On the mark: A big bad guy
At least in Season 1, the show avoids the Villain of the Week problem, even when it usually has a different villain of the week, by overlaying the entire thing with a conspiracy headed by a Big Bad Guy who tends to sneak into the bedroom of Arrow’s mom to talk smack about their evil plans.

The big villain also happens to be the billionaire father of Arrow’s best friend, who happens to be sleeping with Arrow’s ex-girlfriend. Also, Arrow’s underaged sister has a thing for the best friend. It’s all rather complicated and weird.

Off the mark: A sea of sidekicks
Read that last paragraph again, because it’s the tip of the iceberg. Arrow does live with his mom in a version of Wayne Manor, and his mom (a) ordered Arrow kidnapped earlier to find out what he knew about (b) having Arrow’s dad killed in the same boat sinking that (c) killed the sister of Arrow’s ex-girlfriend and (d) stranded Arrow on an island for years.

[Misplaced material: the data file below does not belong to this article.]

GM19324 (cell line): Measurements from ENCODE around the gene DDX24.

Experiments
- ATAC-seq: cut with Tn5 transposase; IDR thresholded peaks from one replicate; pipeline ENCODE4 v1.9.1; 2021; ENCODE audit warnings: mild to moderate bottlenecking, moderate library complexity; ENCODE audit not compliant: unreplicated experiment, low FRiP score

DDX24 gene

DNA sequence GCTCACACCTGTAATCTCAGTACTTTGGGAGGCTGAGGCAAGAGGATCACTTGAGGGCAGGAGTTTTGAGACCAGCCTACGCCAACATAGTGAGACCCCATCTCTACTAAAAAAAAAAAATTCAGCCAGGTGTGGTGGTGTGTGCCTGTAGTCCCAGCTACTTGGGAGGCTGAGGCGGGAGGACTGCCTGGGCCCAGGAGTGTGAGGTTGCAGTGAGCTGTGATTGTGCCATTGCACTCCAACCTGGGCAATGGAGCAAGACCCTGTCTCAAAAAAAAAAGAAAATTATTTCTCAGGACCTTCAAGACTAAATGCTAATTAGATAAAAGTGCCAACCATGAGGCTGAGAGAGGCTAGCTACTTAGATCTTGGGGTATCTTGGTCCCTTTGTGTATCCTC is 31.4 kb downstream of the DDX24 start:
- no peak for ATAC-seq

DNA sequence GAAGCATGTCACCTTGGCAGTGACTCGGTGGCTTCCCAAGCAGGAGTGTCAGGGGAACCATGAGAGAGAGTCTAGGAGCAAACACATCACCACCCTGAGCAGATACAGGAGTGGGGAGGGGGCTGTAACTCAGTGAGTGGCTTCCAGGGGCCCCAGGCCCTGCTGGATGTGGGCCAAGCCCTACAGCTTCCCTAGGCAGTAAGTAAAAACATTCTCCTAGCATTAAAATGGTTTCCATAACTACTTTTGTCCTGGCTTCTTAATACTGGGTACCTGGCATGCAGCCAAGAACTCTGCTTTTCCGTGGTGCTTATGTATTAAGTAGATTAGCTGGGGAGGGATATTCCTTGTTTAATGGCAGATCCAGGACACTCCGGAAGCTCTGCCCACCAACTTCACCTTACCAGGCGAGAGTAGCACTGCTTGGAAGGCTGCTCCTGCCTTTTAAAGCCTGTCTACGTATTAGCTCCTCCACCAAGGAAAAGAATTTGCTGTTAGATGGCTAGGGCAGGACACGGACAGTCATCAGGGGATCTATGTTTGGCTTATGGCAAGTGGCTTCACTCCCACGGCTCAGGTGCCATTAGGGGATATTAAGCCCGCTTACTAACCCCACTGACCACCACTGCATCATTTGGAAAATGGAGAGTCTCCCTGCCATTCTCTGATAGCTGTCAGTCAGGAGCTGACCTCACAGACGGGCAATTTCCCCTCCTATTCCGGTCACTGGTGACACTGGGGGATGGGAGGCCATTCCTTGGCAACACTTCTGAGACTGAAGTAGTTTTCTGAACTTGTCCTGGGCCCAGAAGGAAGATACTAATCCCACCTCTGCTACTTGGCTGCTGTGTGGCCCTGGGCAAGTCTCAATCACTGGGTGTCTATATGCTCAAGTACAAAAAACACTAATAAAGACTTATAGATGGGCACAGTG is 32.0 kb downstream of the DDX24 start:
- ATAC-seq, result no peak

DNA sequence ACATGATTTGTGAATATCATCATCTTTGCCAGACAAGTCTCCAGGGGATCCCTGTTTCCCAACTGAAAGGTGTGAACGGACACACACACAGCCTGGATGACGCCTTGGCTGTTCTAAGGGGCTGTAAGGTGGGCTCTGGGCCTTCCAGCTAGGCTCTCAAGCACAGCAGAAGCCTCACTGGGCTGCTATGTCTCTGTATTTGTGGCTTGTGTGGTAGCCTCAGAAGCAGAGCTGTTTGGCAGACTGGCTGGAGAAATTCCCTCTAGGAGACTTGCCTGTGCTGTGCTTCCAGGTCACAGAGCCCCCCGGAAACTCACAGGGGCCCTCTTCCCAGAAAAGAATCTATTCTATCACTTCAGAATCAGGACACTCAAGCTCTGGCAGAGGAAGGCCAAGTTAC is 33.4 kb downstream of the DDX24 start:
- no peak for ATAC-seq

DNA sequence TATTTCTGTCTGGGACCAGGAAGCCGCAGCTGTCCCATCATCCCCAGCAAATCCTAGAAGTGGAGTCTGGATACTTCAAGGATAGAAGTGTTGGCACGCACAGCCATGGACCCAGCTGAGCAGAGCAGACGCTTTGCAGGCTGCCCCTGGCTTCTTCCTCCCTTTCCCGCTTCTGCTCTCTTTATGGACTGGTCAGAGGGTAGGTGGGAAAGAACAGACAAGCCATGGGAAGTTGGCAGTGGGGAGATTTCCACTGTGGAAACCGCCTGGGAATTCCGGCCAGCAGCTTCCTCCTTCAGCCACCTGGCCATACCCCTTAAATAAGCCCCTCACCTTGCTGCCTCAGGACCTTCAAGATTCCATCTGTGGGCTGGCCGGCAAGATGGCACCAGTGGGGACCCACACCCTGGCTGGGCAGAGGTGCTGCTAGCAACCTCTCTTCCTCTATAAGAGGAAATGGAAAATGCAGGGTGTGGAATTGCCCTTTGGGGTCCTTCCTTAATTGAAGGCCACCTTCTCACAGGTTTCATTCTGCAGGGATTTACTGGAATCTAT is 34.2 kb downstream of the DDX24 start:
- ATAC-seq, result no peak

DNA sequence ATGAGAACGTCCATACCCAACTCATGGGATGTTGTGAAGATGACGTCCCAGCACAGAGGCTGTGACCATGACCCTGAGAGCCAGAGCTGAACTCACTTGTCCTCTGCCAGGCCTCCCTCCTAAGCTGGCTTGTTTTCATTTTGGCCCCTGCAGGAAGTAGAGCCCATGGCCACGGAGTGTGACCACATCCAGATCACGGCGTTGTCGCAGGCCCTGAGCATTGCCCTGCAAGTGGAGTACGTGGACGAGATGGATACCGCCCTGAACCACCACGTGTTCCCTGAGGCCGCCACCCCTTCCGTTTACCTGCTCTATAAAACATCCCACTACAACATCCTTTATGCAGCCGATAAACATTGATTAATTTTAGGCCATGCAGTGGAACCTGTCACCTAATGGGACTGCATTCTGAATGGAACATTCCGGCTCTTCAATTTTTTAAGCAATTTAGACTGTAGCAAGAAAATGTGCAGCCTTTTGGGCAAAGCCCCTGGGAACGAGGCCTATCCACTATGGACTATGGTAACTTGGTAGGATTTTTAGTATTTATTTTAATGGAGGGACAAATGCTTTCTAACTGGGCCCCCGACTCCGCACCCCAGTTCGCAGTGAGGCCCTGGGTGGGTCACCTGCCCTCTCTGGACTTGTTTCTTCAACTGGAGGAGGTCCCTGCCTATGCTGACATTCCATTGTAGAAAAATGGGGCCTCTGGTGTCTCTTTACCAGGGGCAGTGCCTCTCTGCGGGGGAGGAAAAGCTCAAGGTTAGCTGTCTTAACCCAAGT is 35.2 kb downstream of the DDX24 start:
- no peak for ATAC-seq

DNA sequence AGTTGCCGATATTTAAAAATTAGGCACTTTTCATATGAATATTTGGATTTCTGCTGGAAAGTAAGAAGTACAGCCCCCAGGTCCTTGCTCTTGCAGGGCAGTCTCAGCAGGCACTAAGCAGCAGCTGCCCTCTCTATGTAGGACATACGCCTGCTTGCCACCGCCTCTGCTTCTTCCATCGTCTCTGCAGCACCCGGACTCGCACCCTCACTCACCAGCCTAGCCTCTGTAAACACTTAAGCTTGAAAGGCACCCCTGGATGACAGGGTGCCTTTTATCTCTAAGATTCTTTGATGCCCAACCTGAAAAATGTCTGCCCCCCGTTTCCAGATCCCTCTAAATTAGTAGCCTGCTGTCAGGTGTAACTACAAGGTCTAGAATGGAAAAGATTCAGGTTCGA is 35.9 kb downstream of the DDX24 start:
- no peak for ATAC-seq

It’s weird enough for any adult character to live with their mom. The show gets even weirder with Arrow’s new step-dad also living there and running his dad’s old company, plus the detective who keeps trying to catch Arrow is his ex-girlfriend’s dad.

So yeah, it’s a hot mess of a soap opera, and when Arrow isn’t fighting, he’s having special talks with EVERY SINGLE ONE OF THESE CHARACTERS.

On the mark: Island flashbacks
I hate flashbacks. They’re usually lazy, useless bags of exposition. Info dumps.